Photo Depression revisited. flickr cc.

4 June 2020.

Australia’s present budget deficit is unprecedented, but it represents an appropriate response to the recession. The resulting debt does not present a future problem, and the deficit should only be unwound as private demand recovers.

Clearly Australia is in a deep recession. But with interest rates already as low as they can get, monetary policy has essentially been sidelined. Instead, and unusually, the government is totally reliant on fiscal policy to stimulate the economy, although the Reserve Bank continues to play an important role in ensuring the availability of credit to business and households.

The key fiscal initiative has been JobKeeper and without it, unemployment would be much worse. This success in ameliorating the severity of the recession has, however, come at a substantial cost to the Budget deficit.

Somewhat to the surprise of many of us, the Coalition Government has been prepared to put aside its previous sloganising against “debt and deficits” and has adopted Keynesian stimulus policies. But looking ahead that still leaves questions about how big a budget deficit can we expect, and how concerned should we be about the accumulating debt?

The size of the expected budget deficit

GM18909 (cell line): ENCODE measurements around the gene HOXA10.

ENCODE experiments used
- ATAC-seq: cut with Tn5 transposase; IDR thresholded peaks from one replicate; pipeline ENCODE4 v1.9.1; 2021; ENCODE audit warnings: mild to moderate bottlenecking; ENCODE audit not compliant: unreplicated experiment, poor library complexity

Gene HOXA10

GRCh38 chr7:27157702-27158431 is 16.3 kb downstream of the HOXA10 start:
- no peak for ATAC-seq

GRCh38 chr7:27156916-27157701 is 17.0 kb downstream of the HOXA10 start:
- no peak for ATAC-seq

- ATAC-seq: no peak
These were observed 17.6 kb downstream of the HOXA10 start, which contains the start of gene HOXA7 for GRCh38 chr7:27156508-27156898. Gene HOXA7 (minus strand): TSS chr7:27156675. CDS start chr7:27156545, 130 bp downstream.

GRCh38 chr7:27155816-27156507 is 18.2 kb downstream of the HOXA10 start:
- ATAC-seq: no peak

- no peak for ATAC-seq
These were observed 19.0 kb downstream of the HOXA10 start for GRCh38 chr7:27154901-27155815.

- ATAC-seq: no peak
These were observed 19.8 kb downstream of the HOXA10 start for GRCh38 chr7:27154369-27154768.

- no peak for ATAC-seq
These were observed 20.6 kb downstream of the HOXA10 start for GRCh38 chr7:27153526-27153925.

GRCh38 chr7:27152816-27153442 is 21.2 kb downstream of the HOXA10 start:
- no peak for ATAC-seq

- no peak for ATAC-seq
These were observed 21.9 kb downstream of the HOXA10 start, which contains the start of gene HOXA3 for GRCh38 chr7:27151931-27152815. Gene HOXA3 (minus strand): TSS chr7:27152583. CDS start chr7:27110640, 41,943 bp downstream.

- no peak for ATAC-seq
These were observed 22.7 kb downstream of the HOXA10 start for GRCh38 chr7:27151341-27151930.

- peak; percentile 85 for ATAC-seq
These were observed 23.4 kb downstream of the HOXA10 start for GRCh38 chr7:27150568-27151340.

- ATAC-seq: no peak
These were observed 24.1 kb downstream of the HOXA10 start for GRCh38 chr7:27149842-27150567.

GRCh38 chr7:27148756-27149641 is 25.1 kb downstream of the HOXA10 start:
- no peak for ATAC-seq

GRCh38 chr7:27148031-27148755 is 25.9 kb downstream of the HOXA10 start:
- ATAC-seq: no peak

No official answer about the size of the future budget deficit is yet available, although the government has promised to release updated Budget figures from the Treasury next month. In the meantime, however, we have to rely on private forecasts about the size of the budget deficit, both now and in the future.

On 14 April I posted projections for the budget deficit that showed a deficit for this financial year of around $87bn, and as much as $196bn next financial year. Of course, much of this increase in the budget deficit is temporary, as it mainly reflects the impact of the time-limited JobKeeper and JobSeeker programs.

Nevertheless, the impact of the recession on budget revenue is more enduring. Thus, according to my projections, on present policies the budget deficit would still be as high $96 billion two years later, in 2022-23.